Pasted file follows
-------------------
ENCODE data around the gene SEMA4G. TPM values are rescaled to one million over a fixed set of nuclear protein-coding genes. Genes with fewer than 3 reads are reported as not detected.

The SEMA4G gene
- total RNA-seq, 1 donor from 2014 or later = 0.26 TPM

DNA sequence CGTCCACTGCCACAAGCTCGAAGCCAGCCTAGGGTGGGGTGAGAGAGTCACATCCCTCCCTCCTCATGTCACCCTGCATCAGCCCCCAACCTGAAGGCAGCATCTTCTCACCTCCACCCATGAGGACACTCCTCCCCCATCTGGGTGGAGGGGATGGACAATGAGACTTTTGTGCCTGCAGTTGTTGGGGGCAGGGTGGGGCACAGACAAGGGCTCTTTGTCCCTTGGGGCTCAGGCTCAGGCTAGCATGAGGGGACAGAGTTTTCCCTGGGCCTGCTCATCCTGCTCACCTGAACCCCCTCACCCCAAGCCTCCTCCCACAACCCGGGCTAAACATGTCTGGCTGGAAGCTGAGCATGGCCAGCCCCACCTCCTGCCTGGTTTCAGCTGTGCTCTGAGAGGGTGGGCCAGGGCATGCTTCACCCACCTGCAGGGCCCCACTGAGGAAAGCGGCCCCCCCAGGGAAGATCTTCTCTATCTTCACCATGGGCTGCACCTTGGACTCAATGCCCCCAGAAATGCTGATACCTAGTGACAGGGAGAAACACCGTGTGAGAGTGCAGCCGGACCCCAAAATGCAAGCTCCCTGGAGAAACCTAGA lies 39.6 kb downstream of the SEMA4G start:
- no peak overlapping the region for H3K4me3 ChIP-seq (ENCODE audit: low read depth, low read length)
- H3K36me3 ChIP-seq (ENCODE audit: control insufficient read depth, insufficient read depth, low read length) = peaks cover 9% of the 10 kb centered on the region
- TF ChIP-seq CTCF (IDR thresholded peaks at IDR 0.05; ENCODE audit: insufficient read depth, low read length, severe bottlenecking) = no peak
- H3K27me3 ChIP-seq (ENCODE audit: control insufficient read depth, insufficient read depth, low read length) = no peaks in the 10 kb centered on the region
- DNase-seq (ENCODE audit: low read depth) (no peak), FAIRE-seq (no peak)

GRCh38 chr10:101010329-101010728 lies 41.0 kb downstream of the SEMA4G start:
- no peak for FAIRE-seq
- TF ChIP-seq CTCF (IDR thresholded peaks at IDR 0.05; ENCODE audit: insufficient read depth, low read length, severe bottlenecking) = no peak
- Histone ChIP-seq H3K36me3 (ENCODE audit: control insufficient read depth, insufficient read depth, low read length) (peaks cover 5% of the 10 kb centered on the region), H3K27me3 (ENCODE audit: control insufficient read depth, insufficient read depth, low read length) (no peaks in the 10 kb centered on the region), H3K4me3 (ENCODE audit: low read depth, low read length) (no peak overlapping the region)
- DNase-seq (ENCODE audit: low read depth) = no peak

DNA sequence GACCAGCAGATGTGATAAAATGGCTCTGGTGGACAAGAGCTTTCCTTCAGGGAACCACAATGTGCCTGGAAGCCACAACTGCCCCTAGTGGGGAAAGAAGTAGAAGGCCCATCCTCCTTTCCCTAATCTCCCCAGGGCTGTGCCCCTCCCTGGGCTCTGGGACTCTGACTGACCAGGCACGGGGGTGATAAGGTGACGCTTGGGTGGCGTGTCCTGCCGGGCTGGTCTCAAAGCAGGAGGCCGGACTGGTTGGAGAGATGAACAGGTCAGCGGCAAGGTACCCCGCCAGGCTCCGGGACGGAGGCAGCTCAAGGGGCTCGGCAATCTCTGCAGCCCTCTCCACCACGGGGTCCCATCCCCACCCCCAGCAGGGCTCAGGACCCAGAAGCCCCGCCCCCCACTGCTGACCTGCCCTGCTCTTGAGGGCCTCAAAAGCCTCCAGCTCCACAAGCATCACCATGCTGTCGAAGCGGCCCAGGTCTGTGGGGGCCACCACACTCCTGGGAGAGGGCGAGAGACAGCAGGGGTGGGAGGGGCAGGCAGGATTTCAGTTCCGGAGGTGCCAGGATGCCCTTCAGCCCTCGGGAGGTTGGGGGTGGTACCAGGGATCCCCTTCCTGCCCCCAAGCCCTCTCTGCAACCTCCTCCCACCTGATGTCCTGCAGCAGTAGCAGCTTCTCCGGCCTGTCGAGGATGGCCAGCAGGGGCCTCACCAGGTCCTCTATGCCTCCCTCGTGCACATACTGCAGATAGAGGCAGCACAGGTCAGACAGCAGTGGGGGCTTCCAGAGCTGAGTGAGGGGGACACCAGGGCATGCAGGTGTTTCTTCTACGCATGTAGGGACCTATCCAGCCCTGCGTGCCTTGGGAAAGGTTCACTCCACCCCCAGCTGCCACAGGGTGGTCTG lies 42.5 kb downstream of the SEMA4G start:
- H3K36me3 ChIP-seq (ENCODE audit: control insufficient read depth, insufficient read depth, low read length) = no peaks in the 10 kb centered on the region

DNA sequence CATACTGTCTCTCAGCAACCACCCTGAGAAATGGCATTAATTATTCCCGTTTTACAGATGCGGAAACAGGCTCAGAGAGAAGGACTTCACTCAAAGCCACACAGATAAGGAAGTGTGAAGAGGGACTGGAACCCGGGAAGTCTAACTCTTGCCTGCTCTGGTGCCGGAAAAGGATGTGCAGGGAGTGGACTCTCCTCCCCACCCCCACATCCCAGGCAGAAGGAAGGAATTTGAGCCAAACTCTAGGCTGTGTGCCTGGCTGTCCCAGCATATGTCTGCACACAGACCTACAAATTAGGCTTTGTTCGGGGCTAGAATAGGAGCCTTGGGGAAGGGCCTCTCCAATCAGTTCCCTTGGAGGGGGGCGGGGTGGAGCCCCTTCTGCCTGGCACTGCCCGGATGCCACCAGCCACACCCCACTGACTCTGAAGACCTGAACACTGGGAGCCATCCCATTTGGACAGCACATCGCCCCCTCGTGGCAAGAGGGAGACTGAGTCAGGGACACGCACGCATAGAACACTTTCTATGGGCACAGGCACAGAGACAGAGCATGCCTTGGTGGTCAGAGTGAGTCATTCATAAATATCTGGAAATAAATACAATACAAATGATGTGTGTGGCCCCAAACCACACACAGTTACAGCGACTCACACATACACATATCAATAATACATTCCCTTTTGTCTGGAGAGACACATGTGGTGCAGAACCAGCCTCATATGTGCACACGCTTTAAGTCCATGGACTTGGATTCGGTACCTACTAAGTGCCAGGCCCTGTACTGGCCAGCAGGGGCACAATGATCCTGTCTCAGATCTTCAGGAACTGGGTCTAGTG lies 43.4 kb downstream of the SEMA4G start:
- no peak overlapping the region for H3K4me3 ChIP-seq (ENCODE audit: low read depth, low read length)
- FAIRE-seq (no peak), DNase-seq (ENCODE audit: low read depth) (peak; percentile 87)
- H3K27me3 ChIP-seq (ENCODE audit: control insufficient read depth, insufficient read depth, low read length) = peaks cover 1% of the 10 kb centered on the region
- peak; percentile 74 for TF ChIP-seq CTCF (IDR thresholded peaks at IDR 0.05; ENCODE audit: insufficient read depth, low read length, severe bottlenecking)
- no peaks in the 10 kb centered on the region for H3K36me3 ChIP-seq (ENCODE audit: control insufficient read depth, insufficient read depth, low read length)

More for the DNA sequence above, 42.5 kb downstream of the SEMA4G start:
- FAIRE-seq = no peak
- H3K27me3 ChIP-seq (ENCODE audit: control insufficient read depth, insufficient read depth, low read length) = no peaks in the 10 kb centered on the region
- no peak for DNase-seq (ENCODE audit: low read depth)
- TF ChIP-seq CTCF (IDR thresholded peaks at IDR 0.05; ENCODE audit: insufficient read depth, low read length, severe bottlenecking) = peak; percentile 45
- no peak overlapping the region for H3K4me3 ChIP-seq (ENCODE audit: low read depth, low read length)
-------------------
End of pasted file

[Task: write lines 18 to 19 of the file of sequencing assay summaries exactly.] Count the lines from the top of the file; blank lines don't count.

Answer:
- no peak overlapping the region for H3K4me3 ChIP-seq (ENCODE audit: low read depth, low read length)
- FAIRE-seq (no peak), DNase-seq (ENCODE audit: low read depth) (peak; percentile 87)